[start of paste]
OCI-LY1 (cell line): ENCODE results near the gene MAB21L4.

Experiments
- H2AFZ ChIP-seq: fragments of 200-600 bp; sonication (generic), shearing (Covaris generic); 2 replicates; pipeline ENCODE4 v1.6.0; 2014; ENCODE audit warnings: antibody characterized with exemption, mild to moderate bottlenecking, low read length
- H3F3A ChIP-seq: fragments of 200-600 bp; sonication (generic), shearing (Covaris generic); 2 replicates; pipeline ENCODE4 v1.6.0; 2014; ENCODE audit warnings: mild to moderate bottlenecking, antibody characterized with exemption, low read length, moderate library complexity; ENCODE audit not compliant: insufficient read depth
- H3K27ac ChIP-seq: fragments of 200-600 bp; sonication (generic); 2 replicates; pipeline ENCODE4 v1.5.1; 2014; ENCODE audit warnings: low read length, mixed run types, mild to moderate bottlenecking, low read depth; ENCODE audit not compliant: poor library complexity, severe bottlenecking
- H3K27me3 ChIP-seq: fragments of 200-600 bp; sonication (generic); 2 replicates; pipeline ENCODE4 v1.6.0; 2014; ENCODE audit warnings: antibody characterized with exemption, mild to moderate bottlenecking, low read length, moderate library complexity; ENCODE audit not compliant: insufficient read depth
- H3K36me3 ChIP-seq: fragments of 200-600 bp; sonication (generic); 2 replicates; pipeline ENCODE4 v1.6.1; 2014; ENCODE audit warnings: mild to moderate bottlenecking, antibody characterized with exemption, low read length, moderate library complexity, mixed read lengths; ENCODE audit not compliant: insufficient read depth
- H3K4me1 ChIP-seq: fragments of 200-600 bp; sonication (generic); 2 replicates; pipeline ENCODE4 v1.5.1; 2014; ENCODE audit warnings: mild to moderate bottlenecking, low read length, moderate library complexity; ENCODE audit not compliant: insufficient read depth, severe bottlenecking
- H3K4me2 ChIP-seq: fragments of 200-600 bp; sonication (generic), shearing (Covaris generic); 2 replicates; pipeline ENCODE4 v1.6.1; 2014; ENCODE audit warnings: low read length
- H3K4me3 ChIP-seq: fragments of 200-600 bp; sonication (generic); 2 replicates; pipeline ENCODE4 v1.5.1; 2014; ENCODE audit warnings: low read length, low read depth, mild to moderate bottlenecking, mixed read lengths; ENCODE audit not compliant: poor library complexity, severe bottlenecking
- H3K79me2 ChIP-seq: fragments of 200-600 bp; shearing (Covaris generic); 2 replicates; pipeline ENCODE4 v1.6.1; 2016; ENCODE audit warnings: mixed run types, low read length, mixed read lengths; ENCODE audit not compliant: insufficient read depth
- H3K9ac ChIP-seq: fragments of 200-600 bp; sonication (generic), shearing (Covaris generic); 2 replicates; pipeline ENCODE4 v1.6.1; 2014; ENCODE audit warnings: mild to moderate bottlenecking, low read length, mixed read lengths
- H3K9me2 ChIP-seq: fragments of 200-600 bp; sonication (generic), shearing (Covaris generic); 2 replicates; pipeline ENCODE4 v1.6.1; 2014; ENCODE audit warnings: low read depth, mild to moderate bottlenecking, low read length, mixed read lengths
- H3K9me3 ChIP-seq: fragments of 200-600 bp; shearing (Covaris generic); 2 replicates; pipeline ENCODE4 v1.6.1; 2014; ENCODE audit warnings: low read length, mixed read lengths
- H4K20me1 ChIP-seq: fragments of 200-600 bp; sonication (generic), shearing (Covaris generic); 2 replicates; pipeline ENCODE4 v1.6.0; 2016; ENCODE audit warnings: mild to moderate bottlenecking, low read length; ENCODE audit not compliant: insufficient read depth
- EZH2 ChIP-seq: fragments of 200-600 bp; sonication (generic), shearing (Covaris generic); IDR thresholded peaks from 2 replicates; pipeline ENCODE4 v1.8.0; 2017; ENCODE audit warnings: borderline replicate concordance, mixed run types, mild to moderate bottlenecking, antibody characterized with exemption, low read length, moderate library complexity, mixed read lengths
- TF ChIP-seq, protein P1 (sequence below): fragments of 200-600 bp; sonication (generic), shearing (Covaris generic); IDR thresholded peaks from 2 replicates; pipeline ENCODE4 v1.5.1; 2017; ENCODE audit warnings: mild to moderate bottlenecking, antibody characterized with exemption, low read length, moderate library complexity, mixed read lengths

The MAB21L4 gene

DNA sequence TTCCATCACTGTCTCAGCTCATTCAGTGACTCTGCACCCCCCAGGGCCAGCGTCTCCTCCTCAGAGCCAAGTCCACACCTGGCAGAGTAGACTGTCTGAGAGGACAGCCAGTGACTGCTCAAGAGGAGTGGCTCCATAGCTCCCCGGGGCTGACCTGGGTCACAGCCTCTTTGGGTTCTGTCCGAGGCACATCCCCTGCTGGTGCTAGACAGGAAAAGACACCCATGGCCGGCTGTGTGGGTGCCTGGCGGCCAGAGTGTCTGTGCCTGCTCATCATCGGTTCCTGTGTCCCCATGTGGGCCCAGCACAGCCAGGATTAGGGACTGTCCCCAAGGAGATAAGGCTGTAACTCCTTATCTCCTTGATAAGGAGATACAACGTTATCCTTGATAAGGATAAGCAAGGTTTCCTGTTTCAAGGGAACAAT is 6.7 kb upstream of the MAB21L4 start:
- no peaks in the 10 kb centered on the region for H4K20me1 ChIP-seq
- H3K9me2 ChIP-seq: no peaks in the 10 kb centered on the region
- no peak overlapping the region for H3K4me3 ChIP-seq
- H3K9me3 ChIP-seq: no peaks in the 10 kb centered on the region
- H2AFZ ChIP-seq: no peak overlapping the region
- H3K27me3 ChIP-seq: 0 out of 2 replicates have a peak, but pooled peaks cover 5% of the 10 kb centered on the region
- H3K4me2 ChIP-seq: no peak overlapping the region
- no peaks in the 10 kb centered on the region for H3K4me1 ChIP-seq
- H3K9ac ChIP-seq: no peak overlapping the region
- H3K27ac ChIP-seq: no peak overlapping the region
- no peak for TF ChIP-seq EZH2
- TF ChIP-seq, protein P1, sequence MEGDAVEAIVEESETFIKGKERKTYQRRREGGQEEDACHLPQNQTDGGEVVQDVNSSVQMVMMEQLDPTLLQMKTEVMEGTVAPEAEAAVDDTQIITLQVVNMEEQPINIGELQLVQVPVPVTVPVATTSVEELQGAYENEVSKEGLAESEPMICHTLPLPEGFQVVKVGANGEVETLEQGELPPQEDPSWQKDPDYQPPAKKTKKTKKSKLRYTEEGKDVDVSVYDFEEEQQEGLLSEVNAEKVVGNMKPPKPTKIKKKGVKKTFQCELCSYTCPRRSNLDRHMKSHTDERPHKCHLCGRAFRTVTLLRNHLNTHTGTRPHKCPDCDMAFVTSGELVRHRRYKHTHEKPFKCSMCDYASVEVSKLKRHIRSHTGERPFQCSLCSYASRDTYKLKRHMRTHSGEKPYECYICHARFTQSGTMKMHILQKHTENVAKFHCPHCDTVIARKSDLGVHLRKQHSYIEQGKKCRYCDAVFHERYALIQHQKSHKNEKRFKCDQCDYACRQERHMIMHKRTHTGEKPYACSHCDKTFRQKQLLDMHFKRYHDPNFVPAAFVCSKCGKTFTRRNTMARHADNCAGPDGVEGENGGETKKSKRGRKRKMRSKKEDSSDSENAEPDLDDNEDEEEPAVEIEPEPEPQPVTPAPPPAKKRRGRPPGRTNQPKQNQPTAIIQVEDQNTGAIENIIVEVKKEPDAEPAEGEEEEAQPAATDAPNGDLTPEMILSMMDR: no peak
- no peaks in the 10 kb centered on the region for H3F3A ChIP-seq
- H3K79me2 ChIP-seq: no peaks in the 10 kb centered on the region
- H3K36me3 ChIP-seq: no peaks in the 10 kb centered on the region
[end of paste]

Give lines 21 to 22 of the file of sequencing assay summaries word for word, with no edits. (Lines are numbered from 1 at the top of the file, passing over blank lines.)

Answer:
- H3K9me2 ChIP-seq: no peaks in the 10 kb centered on the region
- no peak overlapping the region for H3K4me3 ChIP-seq